Genetics, Crime and Justice
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Genetics, Crime and Justice

Debra Wilson

As our understanding of genetics increases, its use in criminal justice becomes more attractive. This timely book examines the use of genetic information both in criminal investigations and during the trial process. It discusses current scientific understanding and considers some potential legal, ethical and sociological issues with the use of genetic information. Topics include rights of privacy and consent in obtaining DNA samples, evidentiary issues in court, the impact of genetic evidence on punishment theory and sentencing, and genetic discrimination.
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Chapter 5: The ‘criminal gene’ argument in the courts

Debra Wilson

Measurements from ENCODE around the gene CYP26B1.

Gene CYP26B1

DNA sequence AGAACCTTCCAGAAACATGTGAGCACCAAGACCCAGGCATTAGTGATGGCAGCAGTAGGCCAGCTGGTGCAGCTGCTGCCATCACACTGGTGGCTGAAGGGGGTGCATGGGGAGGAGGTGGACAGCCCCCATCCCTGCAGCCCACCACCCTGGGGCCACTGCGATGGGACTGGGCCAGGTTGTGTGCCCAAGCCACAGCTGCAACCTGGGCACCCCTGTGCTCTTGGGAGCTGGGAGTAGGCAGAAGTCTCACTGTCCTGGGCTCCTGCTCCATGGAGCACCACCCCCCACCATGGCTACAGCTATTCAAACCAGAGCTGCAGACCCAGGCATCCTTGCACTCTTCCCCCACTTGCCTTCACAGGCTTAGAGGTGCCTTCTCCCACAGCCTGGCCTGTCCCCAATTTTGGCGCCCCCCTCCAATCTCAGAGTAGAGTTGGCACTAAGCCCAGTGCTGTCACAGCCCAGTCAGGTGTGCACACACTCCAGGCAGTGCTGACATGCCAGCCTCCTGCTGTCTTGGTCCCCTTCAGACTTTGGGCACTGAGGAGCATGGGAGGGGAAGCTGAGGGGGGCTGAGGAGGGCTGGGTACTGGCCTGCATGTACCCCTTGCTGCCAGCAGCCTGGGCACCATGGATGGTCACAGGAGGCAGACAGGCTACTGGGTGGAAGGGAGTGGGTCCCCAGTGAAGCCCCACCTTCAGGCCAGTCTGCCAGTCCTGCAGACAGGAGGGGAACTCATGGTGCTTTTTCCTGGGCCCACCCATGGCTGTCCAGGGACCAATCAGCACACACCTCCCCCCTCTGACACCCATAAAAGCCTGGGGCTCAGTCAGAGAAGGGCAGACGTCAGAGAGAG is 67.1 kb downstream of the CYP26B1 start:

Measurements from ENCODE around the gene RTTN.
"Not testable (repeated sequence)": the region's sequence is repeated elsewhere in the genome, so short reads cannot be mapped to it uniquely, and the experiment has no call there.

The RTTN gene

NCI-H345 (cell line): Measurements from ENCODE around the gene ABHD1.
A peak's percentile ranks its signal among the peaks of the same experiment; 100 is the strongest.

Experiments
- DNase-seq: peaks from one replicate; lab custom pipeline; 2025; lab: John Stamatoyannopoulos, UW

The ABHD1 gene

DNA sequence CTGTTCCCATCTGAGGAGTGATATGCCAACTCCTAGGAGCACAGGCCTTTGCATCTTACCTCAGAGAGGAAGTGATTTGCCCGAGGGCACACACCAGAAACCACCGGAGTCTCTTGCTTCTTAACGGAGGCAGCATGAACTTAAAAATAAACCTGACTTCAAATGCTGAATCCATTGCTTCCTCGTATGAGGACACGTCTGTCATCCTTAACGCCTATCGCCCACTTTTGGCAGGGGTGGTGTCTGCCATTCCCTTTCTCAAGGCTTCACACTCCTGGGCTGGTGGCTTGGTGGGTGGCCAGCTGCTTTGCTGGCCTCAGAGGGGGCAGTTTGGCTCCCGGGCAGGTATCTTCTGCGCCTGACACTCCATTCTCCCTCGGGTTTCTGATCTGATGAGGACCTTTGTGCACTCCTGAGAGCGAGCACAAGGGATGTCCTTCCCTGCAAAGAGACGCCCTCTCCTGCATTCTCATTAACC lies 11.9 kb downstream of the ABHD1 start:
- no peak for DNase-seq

The previous chapter discussed several genes which have been associated with antisocial behavior. It considered the basic function of these genes, in order to explain the origin of this link, and then discussed scientific understanding of the role of these genes and their interaction with specific environmental conditions in human behavior. This chapter will consider the current use of a genetics arguments in court. It will begin by discussing the admissibility of behavioral genetic evidence, and will then consider its use during both the trial and the sentencing phase of court proceedings. In order for evidence to be considered by a judge or jury in criminal proceedings it must first be admissible. The starting point for admissibility is generally that evidence is admissible if it is relevant. ‘Relevant evidence’ can be defined as ‘evidence that, if it were accepted, could rationally affect (directly or indirectly) the assessment of the probability of the existence of a fact in issue in the proceeding’. An alternate definition is evidence which has ‘any tendency to make a fact more or less probable than it would be without the evidence [where] the fact is of consequence in determining the application’. One additional requirement is that the evidence must be based on conditions that existed at the time the cause of action arose. There is often a provision in evidence laws which allows for the exclusion of otherwise relevant evidence if its use would be unfair.

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